Evening Reading: 7/15/07

PC World (and getting moreso every minute, but I digress) has 10 fast fixes for nagging PC problems.  None of them are as nagging as this one was, which is thankfully fixed.

Funny: The Great Web Crash of 2007.  (via JD Lasica)

Steve Spalding has done a lot of work and put a lot of thought into a very good read on defining Web 3.0.  My take: the problem with the evolution of the webs is the same as the evolution of everything else.  There is a developmental tension between those looking to create something for the greater good and those looking to create something to generate personal wealth.  My view (utopian as it may be) of Web 3.0 (or perhaps 4.0 or later) is that it exists outside of walls and the people who create the content receive the benefit of that content.  Currently, the people who host (nice word) or cage (another word) the content get the benefit.  Eventually, the content creators will realize this imbalance and the content will migrate to the vast open plains.  This will benefit the greater population, but will be bad for the prospectors who have staked their claims in social networking, etc.  Which is why it hasn’t happened yet.

I will be so happy when people stop trying to stuff corporate America into Second Life.  Russell Shaw nails it.  Which is not to say that Second Life isn’t cool or fun.  But someone decided that cool and fun wasn’t enough.  That was where things got screwed up.

Looks like Deadwood may not come back to HBO at all.  Previously, there was a plan to finish the story via a couple of 2 hour movies.  Let me say it again: I will no longer watch ANY new network or cable shows that are designed to last longer than a season.  I will simply time shift by a season or two via Netflix.

Warner Crocker on the various sharing applications that compete for our attention and, as Warner points out, money.  I agree that Facebook might just implode under the weight of application bloat.  But I have also found that a lot of the people I converse with or want to converse with in the blogosphere are active on Facebook.  I get a friend invitation every couple of days, generally from someone I know via the blogopshere.  If people go where their “friends” are, it is hard to deny that Facebook has traction.  I just wish they’d change their interface and terminology to something more “grown up” so I could go there and not have to forget that I’m 46 years old.  I use both Twitter and Pownce a little.  I like the Pownce interface better at the moment, but there’s a lot more activity on Twitter.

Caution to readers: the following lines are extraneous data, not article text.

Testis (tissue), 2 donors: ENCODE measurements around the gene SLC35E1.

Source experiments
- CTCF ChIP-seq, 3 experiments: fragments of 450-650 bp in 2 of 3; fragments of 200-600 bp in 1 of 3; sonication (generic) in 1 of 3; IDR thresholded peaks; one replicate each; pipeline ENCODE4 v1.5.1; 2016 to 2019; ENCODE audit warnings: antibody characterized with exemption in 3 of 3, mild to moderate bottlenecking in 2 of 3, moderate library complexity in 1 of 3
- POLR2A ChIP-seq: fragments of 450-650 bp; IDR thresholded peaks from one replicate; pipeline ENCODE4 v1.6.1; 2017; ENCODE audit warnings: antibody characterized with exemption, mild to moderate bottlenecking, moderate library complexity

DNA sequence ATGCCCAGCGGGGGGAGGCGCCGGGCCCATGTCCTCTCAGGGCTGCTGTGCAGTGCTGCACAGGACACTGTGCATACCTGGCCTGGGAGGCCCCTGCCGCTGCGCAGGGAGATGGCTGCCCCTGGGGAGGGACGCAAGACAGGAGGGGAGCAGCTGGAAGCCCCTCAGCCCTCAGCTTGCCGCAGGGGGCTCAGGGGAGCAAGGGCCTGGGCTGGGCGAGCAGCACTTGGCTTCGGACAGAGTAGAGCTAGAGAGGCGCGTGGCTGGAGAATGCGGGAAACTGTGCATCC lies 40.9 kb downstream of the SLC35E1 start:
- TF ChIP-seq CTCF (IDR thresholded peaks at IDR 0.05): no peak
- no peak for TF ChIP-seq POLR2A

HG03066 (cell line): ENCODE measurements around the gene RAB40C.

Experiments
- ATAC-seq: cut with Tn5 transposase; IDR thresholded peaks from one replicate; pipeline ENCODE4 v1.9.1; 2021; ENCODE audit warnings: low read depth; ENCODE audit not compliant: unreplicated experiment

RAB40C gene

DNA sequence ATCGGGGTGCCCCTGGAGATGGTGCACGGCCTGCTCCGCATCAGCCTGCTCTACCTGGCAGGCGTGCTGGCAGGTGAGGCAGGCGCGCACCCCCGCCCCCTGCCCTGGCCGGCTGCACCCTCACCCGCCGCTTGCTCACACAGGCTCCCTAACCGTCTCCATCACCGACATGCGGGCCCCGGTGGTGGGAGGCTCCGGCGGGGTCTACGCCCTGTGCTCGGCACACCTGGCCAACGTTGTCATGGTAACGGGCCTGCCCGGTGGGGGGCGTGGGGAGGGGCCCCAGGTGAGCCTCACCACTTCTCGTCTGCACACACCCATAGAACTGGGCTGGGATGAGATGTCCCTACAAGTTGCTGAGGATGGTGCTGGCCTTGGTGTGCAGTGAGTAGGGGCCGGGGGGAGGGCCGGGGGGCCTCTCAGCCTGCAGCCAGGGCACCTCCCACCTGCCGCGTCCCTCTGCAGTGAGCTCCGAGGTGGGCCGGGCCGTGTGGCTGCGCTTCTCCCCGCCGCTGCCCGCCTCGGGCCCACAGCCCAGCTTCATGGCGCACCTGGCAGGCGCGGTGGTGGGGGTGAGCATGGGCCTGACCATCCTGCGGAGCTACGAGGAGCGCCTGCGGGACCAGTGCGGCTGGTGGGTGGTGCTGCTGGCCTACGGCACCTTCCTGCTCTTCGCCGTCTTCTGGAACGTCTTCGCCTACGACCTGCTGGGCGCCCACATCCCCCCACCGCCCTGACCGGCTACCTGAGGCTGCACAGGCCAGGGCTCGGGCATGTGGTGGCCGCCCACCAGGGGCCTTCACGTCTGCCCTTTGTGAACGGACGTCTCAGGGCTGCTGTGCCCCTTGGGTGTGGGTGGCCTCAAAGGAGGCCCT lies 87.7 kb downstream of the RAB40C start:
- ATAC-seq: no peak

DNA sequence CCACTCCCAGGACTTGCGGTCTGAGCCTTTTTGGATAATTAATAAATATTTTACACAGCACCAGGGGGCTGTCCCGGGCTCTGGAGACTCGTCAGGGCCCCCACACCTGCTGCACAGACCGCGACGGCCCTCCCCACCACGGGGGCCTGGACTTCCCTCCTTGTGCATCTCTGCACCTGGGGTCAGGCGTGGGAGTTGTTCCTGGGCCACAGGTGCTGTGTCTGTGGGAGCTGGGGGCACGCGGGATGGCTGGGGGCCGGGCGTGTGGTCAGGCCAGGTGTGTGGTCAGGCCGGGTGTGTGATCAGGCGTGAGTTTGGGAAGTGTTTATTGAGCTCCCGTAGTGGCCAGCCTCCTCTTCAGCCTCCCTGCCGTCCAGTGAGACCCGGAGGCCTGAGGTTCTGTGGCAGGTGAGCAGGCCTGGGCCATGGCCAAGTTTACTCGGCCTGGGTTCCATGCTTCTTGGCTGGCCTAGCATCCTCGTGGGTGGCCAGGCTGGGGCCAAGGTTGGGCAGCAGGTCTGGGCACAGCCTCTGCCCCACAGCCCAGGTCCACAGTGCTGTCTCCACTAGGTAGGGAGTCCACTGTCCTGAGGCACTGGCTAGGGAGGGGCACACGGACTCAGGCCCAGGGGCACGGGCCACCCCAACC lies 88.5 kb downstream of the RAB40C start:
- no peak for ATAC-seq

On a related note, Doc sums up in a few words the way I and many others feel about all these so-called social networks:  “Social groups to which I belong in the physical world do not compete. They do not carry advertising. They do not have business models. They are not gathered so somebody else can make money. Except maybe at work. Maybe.”  We needed Compuserve, Prodigy and AOL back in the day to lead us to the gold we were seeking, be it money, information or fun.  The wilderness has been conquered now and the only network we need is the internetwork.

Chip Camden is now writing for TechRepublic.  Here’s his first post.

Dwight has a must read for those who have hastily installed wireless routers.

The Groundhog Post was back in my reader tonight, as a new post.  Twice.  Then I noticed the URL for the first time.  Surely people are not going to start blasting out the same advertisement post feed over and over and over and over again?  Jake, please tell me this is a technical problem.

Twangville on the new Richard Shindell record, South of Delia.  Note that they mention Are You Happy Now, my vote for the best folk/rock song ever written, near the end of the post.  Told ya.

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